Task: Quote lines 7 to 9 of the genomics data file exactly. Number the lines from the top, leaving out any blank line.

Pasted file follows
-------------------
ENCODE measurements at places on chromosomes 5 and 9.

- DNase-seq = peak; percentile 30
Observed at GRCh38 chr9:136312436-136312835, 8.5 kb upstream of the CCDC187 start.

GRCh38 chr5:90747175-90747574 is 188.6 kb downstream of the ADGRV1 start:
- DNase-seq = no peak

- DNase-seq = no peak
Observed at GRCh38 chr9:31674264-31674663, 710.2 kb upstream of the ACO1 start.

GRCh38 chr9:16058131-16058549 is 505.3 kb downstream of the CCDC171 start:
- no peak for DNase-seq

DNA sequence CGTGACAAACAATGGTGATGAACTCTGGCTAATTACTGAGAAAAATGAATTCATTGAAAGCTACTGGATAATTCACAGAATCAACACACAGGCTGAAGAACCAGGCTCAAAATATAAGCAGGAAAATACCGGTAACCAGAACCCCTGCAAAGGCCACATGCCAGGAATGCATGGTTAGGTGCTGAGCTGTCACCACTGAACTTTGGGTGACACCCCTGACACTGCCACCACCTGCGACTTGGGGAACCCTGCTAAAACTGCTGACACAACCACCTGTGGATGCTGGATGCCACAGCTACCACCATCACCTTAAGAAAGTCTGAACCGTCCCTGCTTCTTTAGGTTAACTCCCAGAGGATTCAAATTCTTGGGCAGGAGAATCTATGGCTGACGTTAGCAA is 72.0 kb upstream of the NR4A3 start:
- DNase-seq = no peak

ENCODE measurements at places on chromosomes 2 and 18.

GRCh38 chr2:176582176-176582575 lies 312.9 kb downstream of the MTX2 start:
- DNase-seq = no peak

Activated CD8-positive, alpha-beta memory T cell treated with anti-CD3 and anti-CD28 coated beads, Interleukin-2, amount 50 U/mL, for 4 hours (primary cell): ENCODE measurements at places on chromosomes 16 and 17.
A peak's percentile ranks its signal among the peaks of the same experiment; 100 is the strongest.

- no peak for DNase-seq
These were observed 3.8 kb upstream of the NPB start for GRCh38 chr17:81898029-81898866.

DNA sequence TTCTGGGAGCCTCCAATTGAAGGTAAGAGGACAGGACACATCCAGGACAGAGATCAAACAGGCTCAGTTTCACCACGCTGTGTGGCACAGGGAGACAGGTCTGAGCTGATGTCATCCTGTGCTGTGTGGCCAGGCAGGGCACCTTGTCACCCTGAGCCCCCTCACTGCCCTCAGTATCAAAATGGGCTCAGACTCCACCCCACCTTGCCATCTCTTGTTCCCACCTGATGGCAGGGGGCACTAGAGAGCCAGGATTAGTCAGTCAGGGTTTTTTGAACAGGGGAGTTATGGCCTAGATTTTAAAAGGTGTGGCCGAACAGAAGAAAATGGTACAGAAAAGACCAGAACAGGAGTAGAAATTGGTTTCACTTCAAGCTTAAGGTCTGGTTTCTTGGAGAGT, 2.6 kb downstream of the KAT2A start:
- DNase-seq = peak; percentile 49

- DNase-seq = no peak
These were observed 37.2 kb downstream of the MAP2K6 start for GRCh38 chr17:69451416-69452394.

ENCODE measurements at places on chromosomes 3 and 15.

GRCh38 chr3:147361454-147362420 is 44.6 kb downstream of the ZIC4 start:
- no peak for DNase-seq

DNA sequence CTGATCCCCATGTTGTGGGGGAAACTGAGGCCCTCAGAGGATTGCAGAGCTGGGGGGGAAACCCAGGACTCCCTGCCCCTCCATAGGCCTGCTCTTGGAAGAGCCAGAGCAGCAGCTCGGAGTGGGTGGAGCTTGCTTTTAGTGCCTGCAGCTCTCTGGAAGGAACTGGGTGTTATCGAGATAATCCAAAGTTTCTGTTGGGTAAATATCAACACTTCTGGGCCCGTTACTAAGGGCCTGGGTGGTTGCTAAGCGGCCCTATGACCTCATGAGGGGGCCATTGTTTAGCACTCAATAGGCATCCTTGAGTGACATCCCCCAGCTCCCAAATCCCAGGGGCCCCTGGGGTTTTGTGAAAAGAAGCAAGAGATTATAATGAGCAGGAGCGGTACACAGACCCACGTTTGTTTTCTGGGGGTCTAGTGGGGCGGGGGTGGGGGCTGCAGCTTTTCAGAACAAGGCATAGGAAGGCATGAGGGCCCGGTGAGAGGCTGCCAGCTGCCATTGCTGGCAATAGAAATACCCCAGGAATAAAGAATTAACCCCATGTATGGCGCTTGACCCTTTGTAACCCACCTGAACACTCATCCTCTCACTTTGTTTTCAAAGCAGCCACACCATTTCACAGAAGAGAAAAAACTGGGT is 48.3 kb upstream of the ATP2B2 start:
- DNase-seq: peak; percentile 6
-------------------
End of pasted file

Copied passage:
Observed at GRCh38 chr9:31674264-31674663, 710.2 kb upstream of the ACO1 start.

GRCh38 chr9:16058131-16058549 is 505.3 kb downstream of the CCDC171 start:
- no peak for DNase-seq